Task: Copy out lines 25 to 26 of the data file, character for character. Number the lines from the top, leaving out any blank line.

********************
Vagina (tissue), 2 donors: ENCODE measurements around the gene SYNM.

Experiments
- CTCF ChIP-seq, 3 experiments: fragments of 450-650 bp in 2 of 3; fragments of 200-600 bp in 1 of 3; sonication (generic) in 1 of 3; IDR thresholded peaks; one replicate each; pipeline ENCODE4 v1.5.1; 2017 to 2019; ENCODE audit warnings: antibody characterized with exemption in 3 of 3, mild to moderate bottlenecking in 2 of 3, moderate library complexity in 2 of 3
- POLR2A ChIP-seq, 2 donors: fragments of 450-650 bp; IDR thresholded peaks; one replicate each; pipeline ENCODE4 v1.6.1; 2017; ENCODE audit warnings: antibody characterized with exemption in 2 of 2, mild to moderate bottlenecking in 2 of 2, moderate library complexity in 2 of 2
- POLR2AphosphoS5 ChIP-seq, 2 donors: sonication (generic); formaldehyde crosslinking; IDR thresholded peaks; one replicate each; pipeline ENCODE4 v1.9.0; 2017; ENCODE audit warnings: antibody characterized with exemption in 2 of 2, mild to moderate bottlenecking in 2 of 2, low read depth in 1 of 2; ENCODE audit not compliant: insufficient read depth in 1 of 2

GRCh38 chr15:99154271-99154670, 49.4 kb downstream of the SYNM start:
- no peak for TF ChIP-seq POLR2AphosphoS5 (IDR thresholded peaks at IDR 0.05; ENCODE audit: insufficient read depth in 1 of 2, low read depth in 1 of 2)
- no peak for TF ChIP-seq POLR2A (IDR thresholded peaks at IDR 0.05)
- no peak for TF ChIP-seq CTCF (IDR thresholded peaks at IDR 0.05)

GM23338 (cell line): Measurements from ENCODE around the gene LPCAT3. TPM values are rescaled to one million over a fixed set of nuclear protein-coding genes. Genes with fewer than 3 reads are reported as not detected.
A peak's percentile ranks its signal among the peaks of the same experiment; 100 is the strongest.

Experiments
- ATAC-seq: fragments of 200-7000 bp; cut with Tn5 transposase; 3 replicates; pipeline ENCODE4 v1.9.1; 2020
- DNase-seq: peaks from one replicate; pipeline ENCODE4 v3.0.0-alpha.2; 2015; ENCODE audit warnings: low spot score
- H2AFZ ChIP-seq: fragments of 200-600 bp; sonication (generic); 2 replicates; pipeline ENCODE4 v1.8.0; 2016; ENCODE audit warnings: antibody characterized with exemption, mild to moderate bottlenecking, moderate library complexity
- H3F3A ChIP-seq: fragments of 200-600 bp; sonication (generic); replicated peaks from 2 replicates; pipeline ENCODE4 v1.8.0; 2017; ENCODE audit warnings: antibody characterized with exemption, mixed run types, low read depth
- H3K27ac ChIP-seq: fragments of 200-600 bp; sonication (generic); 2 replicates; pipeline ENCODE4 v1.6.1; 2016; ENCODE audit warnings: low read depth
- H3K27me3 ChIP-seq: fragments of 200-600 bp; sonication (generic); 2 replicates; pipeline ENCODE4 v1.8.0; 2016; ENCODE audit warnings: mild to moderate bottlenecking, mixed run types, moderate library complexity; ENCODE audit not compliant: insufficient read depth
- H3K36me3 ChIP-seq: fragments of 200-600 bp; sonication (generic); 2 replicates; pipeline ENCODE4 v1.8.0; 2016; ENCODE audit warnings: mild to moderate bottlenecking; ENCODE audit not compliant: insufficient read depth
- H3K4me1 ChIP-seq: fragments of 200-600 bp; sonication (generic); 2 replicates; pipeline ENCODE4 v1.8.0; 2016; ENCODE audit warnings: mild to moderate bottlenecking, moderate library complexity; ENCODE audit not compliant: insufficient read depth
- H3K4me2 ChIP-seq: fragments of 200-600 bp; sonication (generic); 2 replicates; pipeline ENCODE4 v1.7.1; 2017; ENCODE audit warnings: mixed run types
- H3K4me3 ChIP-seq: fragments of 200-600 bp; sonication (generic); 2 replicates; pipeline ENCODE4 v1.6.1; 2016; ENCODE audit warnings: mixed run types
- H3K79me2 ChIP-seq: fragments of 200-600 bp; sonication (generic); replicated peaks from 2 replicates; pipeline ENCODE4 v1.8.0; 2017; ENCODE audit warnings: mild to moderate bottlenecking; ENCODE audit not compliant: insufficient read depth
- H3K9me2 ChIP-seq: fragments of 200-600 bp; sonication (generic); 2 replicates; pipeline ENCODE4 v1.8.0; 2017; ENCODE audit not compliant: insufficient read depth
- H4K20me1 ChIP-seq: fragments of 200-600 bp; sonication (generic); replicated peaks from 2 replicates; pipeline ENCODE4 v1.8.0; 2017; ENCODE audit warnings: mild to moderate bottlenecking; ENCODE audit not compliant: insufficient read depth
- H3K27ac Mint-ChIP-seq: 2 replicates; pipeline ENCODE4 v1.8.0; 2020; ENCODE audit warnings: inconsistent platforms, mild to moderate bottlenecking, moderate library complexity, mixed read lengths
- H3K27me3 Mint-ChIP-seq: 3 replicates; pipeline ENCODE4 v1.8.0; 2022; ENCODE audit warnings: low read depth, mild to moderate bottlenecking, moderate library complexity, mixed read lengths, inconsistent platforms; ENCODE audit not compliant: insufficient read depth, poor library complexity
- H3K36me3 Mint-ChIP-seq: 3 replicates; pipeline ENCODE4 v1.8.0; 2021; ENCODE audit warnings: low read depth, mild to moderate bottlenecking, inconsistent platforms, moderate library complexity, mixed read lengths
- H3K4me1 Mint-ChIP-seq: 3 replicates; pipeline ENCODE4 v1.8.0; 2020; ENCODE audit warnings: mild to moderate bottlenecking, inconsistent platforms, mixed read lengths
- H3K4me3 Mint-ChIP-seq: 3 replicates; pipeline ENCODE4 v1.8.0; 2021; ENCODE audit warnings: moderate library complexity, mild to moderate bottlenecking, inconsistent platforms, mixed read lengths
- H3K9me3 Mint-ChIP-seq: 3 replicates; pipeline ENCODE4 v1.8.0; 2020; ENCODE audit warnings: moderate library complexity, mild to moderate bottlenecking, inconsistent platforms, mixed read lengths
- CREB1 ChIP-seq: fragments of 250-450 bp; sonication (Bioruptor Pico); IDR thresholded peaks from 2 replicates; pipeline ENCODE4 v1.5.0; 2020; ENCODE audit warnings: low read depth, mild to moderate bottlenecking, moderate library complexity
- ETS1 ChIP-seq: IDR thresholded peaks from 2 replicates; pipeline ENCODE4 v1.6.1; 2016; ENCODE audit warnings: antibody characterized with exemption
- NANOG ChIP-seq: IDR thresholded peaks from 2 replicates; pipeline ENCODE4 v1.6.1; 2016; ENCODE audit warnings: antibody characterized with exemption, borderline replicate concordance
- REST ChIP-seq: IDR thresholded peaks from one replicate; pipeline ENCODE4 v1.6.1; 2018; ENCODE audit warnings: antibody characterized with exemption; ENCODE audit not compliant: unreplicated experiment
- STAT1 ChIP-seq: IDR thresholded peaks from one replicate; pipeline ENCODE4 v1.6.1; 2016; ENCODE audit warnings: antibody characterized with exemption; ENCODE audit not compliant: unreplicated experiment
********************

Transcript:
- H4K20me1 ChIP-seq: fragments of 200-600 bp; sonication (generic); replicated peaks from 2 replicates; pipeline ENCODE4 v1.8.0; 2017; ENCODE audit warnings: mild to moderate bottlenecking; ENCODE audit not compliant: insufficient read depth
- H3K27ac Mint-ChIP-seq: 2 replicates; pipeline ENCODE4 v1.8.0; 2020; ENCODE audit warnings: inconsistent platforms, mild to moderate bottlenecking, moderate library complexity, mixed read lengths